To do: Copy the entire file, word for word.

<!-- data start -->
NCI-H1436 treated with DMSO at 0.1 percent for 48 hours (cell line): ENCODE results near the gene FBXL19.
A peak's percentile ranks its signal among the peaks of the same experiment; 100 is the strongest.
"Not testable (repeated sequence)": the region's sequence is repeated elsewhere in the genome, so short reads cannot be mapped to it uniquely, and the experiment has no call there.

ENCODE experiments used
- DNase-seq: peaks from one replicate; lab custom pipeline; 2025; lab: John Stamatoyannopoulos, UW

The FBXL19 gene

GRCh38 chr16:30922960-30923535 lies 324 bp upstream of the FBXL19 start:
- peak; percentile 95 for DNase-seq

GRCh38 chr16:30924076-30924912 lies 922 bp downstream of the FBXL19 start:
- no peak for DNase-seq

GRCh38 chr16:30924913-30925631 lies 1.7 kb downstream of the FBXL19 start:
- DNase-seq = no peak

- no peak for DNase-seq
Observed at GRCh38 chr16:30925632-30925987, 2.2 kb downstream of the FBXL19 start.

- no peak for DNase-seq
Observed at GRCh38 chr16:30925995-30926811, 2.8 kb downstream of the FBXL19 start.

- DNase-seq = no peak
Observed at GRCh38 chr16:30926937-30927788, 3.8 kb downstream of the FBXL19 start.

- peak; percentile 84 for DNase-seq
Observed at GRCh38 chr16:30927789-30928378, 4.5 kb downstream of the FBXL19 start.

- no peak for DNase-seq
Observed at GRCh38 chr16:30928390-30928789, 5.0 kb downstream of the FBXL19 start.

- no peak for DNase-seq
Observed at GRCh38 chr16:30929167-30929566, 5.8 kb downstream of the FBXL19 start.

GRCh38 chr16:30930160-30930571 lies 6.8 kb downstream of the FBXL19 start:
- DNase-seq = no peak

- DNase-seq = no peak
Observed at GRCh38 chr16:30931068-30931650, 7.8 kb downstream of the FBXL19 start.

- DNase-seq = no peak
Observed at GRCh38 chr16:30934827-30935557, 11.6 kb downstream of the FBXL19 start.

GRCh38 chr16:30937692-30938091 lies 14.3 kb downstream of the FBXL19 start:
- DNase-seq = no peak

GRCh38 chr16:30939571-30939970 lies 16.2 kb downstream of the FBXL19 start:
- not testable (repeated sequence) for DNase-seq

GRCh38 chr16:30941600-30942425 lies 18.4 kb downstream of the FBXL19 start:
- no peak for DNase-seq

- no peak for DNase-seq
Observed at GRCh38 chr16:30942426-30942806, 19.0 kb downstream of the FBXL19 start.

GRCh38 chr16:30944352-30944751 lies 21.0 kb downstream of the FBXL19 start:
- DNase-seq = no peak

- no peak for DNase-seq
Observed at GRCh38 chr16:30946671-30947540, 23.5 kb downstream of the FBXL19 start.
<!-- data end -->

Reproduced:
NCI-H1436 treated with DMSO at 0.1 percent for 48 hours (cell line): ENCODE results near the gene FBXL19.
A peak's percentile ranks its signal among the peaks of the same experiment; 100 is the strongest.
"Not testable (repeated sequence)": the region's sequence is repeated elsewhere in the genome, so short reads cannot be mapped to it uniquely, and the experiment has no call there.

ENCODE experiments used
- DNase-seq: peaks from one replicate; lab custom pipeline; 2025; lab: John Stamatoyannopoulos, UW

The FBXL19 gene

GRCh38 chr16:30922960-30923535 lies 324 bp upstream of the FBXL19 start:
- peak; percentile 95 for DNase-seq

GRCh38 chr16:30924076-30924912 lies 922 bp downstream of the FBXL19 start:
- no peak for DNase-seq

GRCh38 chr16:30924913-30925631 lies 1.7 kb downstream of the FBXL19 start:
- DNase-seq = no peak

- no peak for DNase-seq
Observed at GRCh38 chr16:30925632-30925987, 2.2 kb downstream of the FBXL19 start.

- no peak for DNase-seq
Observed at GRCh38 chr16:30925995-30926811, 2.8 kb downstream of the FBXL19 start.

- DNase-seq = no peak
Observed at GRCh38 chr16:30926937-30927788, 3.8 kb downstream of the FBXL19 start.

- peak; percentile 84 for DNase-seq
Observed at GRCh38 chr16:30927789-30928378, 4.5 kb downstream of the FBXL19 start.

- no peak for DNase-seq
Observed at GRCh38 chr16:30928390-30928789, 5.0 kb downstream of the FBXL19 start.

- no peak for DNase-seq
Observed at GRCh38 chr16:30929167-30929566, 5.8 kb downstream of the FBXL19 start.

GRCh38 chr16:30930160-30930571 lies 6.8 kb downstream of the FBXL19 start:
- DNase-seq = no peak

- DNase-seq = no peak
Observed at GRCh38 chr16:30931068-30931650, 7.8 kb downstream of the FBXL19 start.

- DNase-seq = no peak
Observed at GRCh38 chr16:30934827-30935557, 11.6 kb downstream of the FBXL19 start.

GRCh38 chr16:30937692-30938091 lies 14.3 kb downstream of the FBXL19 start:
- DNase-seq = no peak

GRCh38 chr16:30939571-30939970 lies 16.2 kb downstream of the FBXL19 start:
- not testable (repeated sequence) for DNase-seq

GRCh38 chr16:30941600-30942425 lies 18.4 kb downstream of the FBXL19 start:
- no peak for DNase-seq

- no peak for DNase-seq
Observed at GRCh38 chr16:30942426-30942806, 19.0 kb downstream of the FBXL19 start.

GRCh38 chr16:30944352-30944751 lies 21.0 kb downstream of the FBXL19 start:
- DNase-seq = no peak

- no peak for DNase-seq
Observed at GRCh38 chr16:30946671-30947540, 23.5 kb downstream of the FBXL19 start.